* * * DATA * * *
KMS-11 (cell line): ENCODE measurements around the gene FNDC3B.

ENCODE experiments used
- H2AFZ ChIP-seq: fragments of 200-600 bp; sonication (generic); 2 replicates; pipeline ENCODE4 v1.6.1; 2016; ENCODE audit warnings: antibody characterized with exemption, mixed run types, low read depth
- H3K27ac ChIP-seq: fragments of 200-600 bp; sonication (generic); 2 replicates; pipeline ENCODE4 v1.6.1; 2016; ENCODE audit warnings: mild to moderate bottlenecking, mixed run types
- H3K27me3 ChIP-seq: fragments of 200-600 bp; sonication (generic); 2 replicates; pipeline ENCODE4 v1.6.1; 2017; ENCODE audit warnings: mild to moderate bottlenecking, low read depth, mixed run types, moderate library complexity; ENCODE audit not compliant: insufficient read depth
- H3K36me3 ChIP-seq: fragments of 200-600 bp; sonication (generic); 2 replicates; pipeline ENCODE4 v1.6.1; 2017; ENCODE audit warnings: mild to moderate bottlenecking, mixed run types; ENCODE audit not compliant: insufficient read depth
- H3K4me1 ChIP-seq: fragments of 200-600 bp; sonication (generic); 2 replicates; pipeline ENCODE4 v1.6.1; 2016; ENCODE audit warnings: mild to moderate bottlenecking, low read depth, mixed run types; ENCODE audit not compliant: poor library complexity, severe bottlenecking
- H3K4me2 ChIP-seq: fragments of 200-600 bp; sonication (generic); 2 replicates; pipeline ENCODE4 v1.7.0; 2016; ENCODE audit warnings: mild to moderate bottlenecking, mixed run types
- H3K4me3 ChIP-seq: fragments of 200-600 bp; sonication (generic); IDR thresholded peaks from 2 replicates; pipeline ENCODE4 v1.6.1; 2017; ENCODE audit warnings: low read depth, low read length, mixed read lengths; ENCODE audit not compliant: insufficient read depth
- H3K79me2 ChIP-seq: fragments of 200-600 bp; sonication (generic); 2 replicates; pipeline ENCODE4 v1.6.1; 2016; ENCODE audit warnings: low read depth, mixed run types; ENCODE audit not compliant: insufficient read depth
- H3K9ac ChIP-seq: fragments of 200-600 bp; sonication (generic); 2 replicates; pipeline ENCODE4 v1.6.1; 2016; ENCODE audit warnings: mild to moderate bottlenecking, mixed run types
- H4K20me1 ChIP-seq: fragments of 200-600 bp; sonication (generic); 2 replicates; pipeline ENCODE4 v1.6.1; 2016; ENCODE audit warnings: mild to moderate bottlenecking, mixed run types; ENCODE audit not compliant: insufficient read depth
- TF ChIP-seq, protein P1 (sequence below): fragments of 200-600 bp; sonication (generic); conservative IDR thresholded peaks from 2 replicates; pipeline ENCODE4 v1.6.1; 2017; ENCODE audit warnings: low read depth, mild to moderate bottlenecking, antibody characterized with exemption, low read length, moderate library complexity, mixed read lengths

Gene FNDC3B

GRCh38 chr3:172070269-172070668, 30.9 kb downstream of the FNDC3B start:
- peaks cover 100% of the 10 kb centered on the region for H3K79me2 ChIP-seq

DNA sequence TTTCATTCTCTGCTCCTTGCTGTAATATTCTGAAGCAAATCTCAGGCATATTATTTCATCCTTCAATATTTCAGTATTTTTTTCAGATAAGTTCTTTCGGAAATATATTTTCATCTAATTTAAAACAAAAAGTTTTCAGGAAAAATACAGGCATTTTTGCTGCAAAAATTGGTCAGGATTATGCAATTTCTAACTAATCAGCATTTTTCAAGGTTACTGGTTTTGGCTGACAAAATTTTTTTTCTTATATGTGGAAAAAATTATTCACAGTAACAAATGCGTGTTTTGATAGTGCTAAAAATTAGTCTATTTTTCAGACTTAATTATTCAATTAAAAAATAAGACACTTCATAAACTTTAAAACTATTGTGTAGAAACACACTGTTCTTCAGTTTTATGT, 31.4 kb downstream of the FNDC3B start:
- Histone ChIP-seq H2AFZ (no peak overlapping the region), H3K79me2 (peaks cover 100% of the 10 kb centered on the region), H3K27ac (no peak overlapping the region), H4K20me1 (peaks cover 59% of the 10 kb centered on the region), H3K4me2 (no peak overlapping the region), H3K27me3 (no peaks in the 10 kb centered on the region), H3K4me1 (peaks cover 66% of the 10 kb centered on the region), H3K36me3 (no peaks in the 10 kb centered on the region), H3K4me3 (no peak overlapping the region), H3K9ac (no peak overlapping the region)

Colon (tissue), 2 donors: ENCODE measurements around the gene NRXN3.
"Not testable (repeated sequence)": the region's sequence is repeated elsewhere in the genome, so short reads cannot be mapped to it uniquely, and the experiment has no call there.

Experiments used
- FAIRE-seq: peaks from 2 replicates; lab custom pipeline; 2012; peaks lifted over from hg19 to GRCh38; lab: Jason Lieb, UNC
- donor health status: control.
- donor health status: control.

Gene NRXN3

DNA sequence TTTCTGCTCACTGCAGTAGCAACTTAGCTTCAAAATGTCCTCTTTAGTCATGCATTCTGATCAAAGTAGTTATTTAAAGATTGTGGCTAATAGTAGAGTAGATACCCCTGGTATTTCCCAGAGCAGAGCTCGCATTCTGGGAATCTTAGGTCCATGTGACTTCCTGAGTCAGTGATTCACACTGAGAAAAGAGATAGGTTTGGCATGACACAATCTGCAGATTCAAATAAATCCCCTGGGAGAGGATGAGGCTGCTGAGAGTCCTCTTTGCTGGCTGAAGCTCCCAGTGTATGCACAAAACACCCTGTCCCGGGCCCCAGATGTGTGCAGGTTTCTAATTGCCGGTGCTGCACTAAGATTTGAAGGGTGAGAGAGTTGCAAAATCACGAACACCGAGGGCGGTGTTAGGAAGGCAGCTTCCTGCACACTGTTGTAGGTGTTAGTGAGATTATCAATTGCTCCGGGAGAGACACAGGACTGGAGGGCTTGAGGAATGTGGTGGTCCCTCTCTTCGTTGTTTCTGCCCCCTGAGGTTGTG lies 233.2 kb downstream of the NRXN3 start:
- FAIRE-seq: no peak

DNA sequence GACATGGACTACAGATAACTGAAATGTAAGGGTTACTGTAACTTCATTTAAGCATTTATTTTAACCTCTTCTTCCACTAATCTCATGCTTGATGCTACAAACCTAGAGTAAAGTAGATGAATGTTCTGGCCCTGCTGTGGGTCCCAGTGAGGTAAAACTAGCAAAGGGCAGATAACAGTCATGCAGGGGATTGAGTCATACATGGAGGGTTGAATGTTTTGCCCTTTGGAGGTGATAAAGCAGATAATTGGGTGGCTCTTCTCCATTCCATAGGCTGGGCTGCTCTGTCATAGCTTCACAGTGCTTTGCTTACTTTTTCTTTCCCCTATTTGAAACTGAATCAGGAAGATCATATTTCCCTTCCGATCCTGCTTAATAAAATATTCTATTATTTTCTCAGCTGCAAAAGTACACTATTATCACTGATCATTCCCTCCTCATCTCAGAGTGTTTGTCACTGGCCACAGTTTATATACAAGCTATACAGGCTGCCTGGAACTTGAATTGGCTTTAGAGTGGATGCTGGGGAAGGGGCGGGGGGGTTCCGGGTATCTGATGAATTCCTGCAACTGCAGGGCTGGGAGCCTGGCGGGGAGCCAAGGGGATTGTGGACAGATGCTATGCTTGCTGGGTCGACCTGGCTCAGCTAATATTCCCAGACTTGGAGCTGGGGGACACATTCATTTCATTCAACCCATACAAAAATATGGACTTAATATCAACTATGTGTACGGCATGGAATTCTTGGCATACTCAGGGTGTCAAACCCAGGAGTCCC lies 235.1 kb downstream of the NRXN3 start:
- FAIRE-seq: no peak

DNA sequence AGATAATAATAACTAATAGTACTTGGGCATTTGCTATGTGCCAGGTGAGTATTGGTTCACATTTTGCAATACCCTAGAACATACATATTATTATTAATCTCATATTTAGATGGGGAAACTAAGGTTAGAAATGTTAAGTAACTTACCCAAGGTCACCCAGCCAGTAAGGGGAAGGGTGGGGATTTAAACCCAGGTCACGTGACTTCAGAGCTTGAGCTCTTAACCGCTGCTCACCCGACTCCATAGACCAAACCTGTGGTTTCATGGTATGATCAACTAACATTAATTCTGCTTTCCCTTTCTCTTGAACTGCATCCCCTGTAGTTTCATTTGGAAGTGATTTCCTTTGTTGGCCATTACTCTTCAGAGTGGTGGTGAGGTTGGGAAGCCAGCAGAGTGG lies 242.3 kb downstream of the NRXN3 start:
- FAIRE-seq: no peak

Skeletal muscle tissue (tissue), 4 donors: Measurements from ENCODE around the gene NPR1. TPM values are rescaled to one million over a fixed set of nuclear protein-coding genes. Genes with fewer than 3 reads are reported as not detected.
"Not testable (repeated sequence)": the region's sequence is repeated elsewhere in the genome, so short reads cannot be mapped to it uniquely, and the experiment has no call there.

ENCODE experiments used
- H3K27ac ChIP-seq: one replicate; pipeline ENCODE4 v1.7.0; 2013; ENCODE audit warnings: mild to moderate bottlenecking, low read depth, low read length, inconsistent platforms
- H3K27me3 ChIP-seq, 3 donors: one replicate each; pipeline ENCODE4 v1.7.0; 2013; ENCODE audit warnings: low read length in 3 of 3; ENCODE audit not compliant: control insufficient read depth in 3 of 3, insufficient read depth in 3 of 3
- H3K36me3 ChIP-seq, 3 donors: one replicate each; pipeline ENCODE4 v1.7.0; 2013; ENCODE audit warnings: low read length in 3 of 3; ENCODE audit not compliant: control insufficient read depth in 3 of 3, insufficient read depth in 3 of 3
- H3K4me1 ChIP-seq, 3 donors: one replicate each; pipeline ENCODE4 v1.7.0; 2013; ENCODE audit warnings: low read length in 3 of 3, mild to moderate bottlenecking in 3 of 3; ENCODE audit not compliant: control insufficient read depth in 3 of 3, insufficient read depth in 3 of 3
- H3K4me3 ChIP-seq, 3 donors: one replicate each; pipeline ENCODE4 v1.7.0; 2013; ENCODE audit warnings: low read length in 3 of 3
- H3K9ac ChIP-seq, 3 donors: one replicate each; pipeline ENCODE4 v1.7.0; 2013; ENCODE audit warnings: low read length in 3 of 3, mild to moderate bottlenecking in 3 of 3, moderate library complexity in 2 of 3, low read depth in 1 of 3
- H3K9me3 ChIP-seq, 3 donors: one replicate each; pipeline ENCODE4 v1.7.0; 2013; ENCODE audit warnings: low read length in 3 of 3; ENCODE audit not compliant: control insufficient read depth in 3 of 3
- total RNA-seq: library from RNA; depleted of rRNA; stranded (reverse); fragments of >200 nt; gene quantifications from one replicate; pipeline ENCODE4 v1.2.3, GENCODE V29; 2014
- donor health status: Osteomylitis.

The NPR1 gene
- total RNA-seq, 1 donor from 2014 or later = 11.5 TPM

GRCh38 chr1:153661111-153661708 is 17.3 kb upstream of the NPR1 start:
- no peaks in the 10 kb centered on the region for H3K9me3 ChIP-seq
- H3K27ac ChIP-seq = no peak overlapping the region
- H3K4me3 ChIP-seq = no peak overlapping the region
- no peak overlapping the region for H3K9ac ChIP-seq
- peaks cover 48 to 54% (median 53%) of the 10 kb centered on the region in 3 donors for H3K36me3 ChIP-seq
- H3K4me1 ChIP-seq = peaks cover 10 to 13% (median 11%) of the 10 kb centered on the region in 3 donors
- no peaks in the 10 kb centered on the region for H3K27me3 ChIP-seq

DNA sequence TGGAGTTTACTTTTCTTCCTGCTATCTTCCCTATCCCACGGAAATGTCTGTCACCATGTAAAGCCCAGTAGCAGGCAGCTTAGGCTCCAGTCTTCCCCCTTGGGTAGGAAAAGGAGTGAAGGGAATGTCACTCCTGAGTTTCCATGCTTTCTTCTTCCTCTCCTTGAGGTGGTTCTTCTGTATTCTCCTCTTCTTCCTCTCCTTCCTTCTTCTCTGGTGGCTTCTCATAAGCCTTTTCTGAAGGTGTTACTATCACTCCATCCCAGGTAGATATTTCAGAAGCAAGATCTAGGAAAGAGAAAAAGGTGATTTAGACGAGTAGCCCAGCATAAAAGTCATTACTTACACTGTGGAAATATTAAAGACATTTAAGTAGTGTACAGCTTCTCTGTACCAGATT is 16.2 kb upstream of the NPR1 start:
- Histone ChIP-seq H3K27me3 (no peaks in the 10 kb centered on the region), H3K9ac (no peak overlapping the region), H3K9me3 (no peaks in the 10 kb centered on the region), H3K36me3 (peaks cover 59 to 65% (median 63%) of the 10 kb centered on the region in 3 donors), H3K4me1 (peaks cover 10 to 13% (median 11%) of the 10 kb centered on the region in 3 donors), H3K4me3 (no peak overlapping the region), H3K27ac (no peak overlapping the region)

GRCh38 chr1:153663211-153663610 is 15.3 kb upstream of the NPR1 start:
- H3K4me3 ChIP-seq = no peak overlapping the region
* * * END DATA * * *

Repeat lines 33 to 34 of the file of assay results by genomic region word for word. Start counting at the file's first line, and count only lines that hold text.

"Not testable (repeated sequence)": the region's sequence is repeated elsewhere in the genome, so short reads cannot be mapped to it uniquely, and the experiment has no call there.

ENCODE experiments used